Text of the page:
* Britain to build and staff 62-bed Ebola facility
* Mining executives call on world leaders to step up
* President Obama says U.S. needs to do more (Adds details, statement from 11 chief executives)
By Umaru Fofana
FREETOWN, Sept 8 (Reuters) - Britain said on Monday it would send military and humanitarian experts to Sierra Leone to set up a treatment centre for Ebola victims, as 11 major companies urged the international community to step up the fight against the worst outbreak of the disease.
International Development Secretary Justine Greening said the 62-bed facility would be built and operated by British military engineers and medical staff near the capital Freetown. The initial phase will be operational within eight weeks.
"The scale of the problem requires the entire international community to do more to assist the affected countries," Greening said in a statement.
The epidemic in West Africa - the worst since the disease was discovered in 1976 - has killed some 2,100 people in Guinea, Sierra Leone, Liberia, and Nigeria and has also spread to Senegal. The World Health Organization believes it will take six to nine months to contain, and could affect up to 20,000 people.
Tom Frieden, head of the U.S. Centers for Disease Control and Prevention (CDC), warned last week after visiting the region that the outbreak was gathering pace and threatened fragile West African nations.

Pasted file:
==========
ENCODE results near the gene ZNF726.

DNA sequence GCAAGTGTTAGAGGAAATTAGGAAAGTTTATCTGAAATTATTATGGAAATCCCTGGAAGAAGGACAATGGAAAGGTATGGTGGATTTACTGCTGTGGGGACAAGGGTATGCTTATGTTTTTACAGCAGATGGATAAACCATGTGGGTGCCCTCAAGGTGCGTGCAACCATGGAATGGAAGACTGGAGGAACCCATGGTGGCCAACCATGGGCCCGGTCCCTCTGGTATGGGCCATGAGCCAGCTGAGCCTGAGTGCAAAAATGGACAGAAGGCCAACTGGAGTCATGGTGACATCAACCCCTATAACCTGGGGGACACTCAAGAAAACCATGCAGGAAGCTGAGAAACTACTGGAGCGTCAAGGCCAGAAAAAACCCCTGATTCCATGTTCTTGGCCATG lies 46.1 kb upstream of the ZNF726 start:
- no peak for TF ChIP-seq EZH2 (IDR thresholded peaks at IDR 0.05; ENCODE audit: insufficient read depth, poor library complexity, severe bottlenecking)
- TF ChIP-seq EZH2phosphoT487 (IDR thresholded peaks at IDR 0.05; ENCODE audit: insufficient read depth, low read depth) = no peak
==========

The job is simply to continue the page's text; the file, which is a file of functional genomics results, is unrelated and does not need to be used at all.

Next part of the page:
Chief executives of 11 firms operating in the region joined the call for world leaders to step up the fight against the disease, warning on Wednesday that it threatened the region's stability.
"Without the support of the international community the situation for these economies, many of whom are only beginning to return to stability after decades of civil war, will be even more catastrophic," they said in a statement.
The business leaders said Ebola's impact on the people and economies of the affected nations was aggravated by decisions and actions that affect trade and travel. Several neighbouring countries have decided to suspend air travel and ban visitors from afflicted countries.
Signatories of the statement included chief executives from ArcelorMittal, Randgold Resources, London Mining, IAMGOLD, Newmont, Aureus Mining, and Hummingbird Resources.
The decision by the British government to step up aid follows Sunday's announcement by U.S. President Barack Obama that the United States needed to do more to help control the deadly virus.
Medical charity Medecins Sans Frontieres has called for wealthy nations to deploy civilian and military biological disaster response teams to stem the spread of the epidemic. (Additional reporting by Bate Felix in Dakar; Writing by Joe Bavier; Editing by Daniel Flynn and Dominic Evans)